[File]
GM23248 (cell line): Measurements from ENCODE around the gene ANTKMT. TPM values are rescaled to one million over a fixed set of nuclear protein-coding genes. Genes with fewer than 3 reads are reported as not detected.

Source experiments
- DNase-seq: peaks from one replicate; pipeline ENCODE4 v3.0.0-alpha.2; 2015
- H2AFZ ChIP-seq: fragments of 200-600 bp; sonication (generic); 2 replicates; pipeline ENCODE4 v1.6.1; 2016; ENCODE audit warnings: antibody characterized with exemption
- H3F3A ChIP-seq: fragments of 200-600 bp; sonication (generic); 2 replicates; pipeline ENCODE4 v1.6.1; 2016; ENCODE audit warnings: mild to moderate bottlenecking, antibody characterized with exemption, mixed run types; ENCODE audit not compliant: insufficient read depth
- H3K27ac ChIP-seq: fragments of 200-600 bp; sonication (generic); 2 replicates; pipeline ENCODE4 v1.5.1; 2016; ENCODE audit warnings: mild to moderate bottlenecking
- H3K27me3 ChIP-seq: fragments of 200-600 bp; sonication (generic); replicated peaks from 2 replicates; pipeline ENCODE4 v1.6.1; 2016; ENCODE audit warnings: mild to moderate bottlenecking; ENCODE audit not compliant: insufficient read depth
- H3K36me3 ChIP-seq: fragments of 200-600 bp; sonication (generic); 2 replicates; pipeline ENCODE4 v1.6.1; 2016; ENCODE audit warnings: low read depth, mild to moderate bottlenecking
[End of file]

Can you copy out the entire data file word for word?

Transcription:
GM23248 (cell line): Measurements from ENCODE around the gene ANTKMT. TPM values are rescaled to one million over a fixed set of nuclear protein-coding genes. Genes with fewer than 3 reads are reported as not detected.

Source experiments
- DNase-seq: peaks from one replicate; pipeline ENCODE4 v3.0.0-alpha.2; 2015
- H2AFZ ChIP-seq: fragments of 200-600 bp; sonication (generic); 2 replicates; pipeline ENCODE4 v1.6.1; 2016; ENCODE audit warnings: antibody characterized with exemption
- H3F3A ChIP-seq: fragments of 200-600 bp; sonication (generic); 2 replicates; pipeline ENCODE4 v1.6.1; 2016; ENCODE audit warnings: mild to moderate bottlenecking, antibody characterized with exemption, mixed run types; ENCODE audit not compliant: insufficient read depth
- H3K27ac ChIP-seq: fragments of 200-600 bp; sonication (generic); 2 replicates; pipeline ENCODE4 v1.5.1; 2016; ENCODE audit warnings: mild to moderate bottlenecking
- H3K27me3 ChIP-seq: fragments of 200-600 bp; sonication (generic); replicated peaks from 2 replicates; pipeline ENCODE4 v1.6.1; 2016; ENCODE audit warnings: mild to moderate bottlenecking; ENCODE audit not compliant: insufficient read depth
- H3K36me3 ChIP-seq: fragments of 200-600 bp; sonication (generic); 2 replicates; pipeline ENCODE4 v1.6.1; 2016; ENCODE audit warnings: low read depth, mild to moderate bottlenecking